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In Florida's U.S. Senate race, a trio of politicians have traded barbs about each other's records and argued about Social Security, immigration and the economy. The issue of the war in Afghanistan has not been as prominent a campaign topic in this feisty race between Republican and former state House Speaker Marco Rubio, independent Gov. Charlie Crist and Democratic U.S. Rep. Kendrick Meek.
But in a nationally televised CNN debate at the University of South Florida in Tampa on Oct. 24, 2010, the candidates discussed the war in Afghanistan. CNN's Candy Crowley asked Meek, according to the transcript:
"The basic question is, if the government of Afghanistan comes to some conclusion of this war in a deal with the Taliban, is that acceptable to you given the price in both blood and treasure that the U.S. has put in there?"
Meek's response: "Unaccepting. Not accepting to -- acceptable to me. I think Pakistan should be also in this discussion when it comes down to monitoring the situation on the ground. The international community must be at the table because there's a lot of foreign affairs dollars that are going into Afghanistan.
"I think the purse strings are going to dictate the deal. I think it's very, very important to understand that the Taliban has been there for years and years, I mean, hundreds of thousands of years. And I don't think that any -- you know, sitting down at a peace table is going to come about.
"We cannot allow the very dangerous individuals that have brought about the true 9/11 to have a place of safety in Afghanistan on the Pakistan side. But I think diplomatic -- diplomacy is important and also predator drones."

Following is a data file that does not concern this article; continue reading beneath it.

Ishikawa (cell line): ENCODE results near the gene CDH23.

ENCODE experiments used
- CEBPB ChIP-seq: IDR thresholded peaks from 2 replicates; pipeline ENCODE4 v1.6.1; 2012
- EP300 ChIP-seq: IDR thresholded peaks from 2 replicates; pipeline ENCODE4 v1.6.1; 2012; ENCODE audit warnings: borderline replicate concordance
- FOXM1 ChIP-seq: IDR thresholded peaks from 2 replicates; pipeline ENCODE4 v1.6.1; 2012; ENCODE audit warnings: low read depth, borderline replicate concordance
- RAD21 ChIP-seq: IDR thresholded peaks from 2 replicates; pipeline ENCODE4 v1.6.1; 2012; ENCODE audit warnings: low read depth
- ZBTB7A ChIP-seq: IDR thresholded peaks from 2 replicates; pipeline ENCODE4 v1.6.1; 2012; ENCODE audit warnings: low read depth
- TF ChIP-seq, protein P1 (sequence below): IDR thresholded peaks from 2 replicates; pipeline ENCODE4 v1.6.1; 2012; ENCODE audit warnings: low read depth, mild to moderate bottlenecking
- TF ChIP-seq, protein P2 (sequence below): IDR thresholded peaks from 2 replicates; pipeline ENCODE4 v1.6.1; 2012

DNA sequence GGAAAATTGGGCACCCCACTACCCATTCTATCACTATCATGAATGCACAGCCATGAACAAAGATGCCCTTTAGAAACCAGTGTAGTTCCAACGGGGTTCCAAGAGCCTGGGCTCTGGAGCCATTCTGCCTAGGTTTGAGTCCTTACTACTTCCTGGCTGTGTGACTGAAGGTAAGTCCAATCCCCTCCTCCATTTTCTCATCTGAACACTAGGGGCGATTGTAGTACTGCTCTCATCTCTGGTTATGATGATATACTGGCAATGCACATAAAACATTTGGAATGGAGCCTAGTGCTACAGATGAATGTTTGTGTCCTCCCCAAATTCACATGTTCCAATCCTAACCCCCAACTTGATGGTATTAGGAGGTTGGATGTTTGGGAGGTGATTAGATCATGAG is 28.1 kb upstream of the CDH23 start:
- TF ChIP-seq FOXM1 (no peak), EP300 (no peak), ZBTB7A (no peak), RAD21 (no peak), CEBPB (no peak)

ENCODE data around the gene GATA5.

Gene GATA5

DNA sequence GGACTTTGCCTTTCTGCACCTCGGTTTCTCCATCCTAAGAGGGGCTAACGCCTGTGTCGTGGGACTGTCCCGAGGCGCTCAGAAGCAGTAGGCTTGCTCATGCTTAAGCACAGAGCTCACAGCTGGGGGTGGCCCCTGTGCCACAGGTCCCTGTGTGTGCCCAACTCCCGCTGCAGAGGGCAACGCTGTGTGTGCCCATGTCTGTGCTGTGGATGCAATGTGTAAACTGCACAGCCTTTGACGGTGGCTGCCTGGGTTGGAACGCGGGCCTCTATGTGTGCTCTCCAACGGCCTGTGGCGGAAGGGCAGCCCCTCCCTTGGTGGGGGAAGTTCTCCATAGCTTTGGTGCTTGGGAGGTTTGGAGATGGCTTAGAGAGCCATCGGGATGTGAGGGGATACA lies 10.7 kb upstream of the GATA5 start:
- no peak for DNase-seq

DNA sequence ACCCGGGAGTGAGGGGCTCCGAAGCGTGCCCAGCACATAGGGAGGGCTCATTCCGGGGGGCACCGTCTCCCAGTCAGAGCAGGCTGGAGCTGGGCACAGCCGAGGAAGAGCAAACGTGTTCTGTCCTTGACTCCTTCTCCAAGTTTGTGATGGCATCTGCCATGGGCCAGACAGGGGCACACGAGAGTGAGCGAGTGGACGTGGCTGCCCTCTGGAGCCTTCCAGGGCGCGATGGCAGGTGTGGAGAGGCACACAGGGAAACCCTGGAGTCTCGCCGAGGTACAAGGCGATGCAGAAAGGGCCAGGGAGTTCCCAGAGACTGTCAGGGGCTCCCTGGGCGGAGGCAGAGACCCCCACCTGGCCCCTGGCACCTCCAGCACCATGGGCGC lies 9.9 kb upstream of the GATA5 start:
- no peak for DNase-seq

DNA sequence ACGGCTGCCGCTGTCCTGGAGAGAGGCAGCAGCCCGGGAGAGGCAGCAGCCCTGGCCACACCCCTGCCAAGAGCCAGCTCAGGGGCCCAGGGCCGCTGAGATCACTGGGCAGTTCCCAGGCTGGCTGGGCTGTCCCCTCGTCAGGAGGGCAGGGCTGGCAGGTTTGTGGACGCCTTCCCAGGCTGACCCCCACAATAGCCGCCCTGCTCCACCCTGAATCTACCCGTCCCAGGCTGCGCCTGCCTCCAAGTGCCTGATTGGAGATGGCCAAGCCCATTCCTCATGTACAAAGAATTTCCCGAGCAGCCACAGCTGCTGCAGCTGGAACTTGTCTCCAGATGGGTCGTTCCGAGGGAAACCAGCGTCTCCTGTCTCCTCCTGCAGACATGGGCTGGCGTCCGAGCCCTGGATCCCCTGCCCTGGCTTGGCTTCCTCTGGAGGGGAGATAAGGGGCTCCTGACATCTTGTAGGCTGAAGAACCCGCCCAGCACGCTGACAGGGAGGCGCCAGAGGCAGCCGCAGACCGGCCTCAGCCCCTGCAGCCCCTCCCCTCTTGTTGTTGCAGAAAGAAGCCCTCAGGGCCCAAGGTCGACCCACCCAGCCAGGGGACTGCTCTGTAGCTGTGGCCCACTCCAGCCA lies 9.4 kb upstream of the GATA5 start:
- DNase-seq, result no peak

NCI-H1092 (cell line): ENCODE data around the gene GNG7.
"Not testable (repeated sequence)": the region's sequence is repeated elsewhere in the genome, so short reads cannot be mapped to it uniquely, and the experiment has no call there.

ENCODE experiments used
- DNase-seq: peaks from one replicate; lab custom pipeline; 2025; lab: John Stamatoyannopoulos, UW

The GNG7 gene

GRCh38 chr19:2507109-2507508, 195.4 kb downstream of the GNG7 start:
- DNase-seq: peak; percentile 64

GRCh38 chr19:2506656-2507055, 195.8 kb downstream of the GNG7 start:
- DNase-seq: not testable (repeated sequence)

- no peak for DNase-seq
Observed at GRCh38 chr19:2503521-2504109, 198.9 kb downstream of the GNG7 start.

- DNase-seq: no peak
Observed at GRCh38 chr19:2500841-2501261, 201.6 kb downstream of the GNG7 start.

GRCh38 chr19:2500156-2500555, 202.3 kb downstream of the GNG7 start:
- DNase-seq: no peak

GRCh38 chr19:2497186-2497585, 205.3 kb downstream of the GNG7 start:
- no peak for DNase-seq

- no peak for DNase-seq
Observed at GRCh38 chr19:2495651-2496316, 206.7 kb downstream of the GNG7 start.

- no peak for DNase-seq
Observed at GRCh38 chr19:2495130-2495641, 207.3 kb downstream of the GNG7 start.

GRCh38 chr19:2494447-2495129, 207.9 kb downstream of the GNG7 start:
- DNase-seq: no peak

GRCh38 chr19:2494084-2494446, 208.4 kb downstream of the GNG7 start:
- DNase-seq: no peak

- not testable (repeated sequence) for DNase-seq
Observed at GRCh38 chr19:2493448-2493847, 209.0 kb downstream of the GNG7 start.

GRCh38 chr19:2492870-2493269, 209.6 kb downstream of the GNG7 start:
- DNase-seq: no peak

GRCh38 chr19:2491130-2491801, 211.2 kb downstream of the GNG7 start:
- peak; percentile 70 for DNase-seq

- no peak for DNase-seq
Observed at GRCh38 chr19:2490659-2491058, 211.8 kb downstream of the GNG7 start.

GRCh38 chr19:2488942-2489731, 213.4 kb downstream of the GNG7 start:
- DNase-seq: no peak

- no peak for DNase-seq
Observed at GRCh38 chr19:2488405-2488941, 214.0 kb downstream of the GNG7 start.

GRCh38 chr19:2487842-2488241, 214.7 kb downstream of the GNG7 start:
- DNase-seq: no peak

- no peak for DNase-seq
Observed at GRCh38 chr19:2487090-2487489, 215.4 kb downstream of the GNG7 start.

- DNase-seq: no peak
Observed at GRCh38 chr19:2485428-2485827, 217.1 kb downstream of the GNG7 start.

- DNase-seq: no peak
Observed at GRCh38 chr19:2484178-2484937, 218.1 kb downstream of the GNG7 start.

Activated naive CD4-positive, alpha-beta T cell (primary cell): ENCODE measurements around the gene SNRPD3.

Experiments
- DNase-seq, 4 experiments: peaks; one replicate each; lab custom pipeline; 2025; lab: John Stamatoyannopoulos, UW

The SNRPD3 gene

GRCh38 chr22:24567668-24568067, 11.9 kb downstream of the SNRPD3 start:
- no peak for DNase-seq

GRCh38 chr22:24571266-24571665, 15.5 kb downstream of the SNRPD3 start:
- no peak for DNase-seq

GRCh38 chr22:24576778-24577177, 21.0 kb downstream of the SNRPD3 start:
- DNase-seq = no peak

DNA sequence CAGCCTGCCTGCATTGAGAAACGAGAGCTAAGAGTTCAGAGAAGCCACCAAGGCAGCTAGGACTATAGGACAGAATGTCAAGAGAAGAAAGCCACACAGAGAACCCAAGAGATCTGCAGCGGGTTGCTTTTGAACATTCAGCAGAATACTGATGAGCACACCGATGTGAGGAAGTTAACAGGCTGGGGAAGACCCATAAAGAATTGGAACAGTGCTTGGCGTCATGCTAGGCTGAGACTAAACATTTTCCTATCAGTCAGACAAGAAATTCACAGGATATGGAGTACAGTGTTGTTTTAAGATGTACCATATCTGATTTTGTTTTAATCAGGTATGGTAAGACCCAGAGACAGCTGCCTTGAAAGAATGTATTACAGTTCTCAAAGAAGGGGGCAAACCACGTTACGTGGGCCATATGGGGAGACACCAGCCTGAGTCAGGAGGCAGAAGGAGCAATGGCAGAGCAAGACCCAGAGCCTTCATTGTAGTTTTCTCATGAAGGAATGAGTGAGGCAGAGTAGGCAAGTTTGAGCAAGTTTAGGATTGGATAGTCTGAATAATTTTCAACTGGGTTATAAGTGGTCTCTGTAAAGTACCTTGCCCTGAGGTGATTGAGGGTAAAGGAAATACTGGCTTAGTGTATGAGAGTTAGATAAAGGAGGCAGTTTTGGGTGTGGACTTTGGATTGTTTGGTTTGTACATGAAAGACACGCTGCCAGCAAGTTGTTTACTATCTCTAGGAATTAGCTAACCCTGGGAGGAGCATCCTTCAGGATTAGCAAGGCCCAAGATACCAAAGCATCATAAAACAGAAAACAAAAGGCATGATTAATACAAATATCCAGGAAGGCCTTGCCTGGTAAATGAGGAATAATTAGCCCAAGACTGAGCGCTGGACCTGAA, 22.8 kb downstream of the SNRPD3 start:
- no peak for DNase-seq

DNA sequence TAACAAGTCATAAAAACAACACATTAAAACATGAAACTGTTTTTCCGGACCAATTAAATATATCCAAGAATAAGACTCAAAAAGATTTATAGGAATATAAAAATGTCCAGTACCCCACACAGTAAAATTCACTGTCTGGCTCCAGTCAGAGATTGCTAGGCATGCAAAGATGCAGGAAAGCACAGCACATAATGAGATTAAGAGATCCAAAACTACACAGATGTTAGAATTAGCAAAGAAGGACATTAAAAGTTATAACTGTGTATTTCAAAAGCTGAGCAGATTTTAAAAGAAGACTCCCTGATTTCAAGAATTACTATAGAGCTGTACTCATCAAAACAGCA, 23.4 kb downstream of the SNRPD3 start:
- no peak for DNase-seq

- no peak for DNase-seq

At another point during the debate, Meek said: "I'm the only candidate that's really talking about military families in this campaign. Folks want to talk about war; they want to talk about Afghanistan; they want to talk about Iraq. I'm the only person that's been there. I'm the only person that understands what these families are going through, who have committed their loved ones to war for the last 10 years, many of them the ages of these young people here in this audience."
Meek's campaign spokesman Adam Sharon said Meek was referring to himself as the only Florida U.S. Senate candidate who has been to Afghanistan and Iraq.
For this Truth-O-Meter, we wanted to check Meek's statement that the Taliban has been in Afghanistan for "hundreds of thousands of years."
It's obvious that "hundreds of thousands of years" would take us back to well before the pyramids were built, so common sense tells us right away that Meek misspoke. But we were still curious about how long the Taliban had been around.
We sent Meek's claim to two foreign policy experts: Michael Semple, a fellow at the Carr Center for Human Rights Policy at Harvard Kennedy School, and David Markey, a senior fellow at the Council on Foreign Relations. We also spoke to Megan Mattson, a spokesperson for the U.S. Department of State. All three experts pointed us to the 1990s for the birth of the political force we know as the Taliban.